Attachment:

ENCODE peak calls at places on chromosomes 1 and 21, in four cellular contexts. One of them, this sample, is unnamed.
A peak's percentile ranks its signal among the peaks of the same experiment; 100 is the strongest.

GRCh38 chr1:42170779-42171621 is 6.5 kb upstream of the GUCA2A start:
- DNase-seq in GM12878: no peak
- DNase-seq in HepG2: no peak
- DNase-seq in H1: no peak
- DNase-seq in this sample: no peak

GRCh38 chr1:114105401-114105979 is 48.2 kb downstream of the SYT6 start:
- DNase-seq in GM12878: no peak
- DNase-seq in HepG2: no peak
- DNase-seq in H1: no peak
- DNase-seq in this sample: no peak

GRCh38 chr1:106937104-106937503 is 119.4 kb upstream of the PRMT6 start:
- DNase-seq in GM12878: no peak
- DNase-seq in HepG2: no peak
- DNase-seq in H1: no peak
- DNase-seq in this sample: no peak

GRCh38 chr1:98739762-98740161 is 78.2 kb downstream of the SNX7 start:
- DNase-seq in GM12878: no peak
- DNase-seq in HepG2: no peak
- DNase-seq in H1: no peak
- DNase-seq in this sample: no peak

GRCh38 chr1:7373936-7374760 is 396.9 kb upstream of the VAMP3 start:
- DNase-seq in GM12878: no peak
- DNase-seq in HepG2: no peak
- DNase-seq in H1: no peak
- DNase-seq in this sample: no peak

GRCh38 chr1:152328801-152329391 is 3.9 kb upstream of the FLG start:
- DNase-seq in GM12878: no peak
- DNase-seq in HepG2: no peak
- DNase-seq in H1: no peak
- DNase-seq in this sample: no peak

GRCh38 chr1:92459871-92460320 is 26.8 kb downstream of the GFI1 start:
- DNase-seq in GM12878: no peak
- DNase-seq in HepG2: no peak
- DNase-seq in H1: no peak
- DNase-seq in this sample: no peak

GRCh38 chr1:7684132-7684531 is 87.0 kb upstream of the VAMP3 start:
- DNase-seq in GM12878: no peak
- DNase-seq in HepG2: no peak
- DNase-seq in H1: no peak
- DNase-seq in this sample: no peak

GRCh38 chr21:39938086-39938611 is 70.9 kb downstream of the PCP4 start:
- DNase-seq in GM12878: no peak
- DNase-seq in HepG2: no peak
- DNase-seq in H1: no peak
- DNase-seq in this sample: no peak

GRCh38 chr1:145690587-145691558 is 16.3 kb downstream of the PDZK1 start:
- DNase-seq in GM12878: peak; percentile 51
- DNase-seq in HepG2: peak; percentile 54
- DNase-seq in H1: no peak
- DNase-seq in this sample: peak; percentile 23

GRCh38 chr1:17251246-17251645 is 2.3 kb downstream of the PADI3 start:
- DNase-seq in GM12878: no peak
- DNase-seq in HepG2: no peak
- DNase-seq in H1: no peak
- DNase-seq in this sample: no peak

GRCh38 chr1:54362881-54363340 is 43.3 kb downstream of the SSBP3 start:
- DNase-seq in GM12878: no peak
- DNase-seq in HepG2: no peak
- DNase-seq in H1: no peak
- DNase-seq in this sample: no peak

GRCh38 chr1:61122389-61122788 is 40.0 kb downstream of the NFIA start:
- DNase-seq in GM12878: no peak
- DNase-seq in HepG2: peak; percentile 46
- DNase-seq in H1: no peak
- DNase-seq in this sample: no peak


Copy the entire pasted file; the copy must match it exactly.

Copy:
ENCODE peak calls at places on chromosomes 1 and 21, in four cellular contexts. One of them, this sample, is unnamed.
A peak's percentile ranks its signal among the peaks of the same experiment; 100 is the strongest.

GRCh38 chr1:42170779-42171621 is 6.5 kb upstream of the GUCA2A start:
- DNase-seq in GM12878: no peak
- DNase-seq in HepG2: no peak
- DNase-seq in H1: no peak
- DNase-seq in this sample: no peak

GRCh38 chr1:114105401-114105979 is 48.2 kb downstream of the SYT6 start:
- DNase-seq in GM12878: no peak
- DNase-seq in HepG2: no peak
- DNase-seq in H1: no peak
- DNase-seq in this sample: no peak

GRCh38 chr1:106937104-106937503 is 119.4 kb upstream of the PRMT6 start:
- DNase-seq in GM12878: no peak
- DNase-seq in HepG2: no peak
- DNase-seq in H1: no peak
- DNase-seq in this sample: no peak

GRCh38 chr1:98739762-98740161 is 78.2 kb downstream of the SNX7 start:
- DNase-seq in GM12878: no peak
- DNase-seq in HepG2: no peak
- DNase-seq in H1: no peak
- DNase-seq in this sample: no peak

GRCh38 chr1:7373936-7374760 is 396.9 kb upstream of the VAMP3 start:
- DNase-seq in GM12878: no peak
- DNase-seq in HepG2: no peak
- DNase-seq in H1: no peak
- DNase-seq in this sample: no peak

GRCh38 chr1:152328801-152329391 is 3.9 kb upstream of the FLG start:
- DNase-seq in GM12878: no peak
- DNase-seq in HepG2: no peak
- DNase-seq in H1: no peak
- DNase-seq in this sample: no peak

GRCh38 chr1:92459871-92460320 is 26.8 kb downstream of the GFI1 start:
- DNase-seq in GM12878: no peak
- DNase-seq in HepG2: no peak
- DNase-seq in H1: no peak
- DNase-seq in this sample: no peak

GRCh38 chr1:7684132-7684531 is 87.0 kb upstream of the VAMP3 start:
- DNase-seq in GM12878: no peak
- DNase-seq in HepG2: no peak
- DNase-seq in H1: no peak
- DNase-seq in this sample: no peak

GRCh38 chr21:39938086-39938611 is 70.9 kb downstream of the PCP4 start:
- DNase-seq in GM12878: no peak
- DNase-seq in HepG2: no peak
- DNase-seq in H1: no peak
- DNase-seq in this sample: no peak

GRCh38 chr1:145690587-145691558 is 16.3 kb downstream of the PDZK1 start:
- DNase-seq in GM12878: peak; percentile 51
- DNase-seq in HepG2: peak; percentile 54
- DNase-seq in H1: no peak
- DNase-seq in this sample: peak; percentile 23

GRCh38 chr1:17251246-17251645 is 2.3 kb downstream of the PADI3 start:
- DNase-seq in GM12878: no peak
- DNase-seq in HepG2: no peak
- DNase-seq in H1: no peak
- DNase-seq in this sample: no peak

GRCh38 chr1:54362881-54363340 is 43.3 kb downstream of the SSBP3 start:
- DNase-seq in GM12878: no peak
- DNase-seq in HepG2: no peak
- DNase-seq in H1: no peak
- DNase-seq in this sample: no peak

GRCh38 chr1:61122389-61122788 is 40.0 kb downstream of the NFIA start:
- DNase-seq in GM12878: no peak
- DNase-seq in HepG2: peak; percentile 46
- DNase-seq in H1: no peak
- DNase-seq in this sample: no peak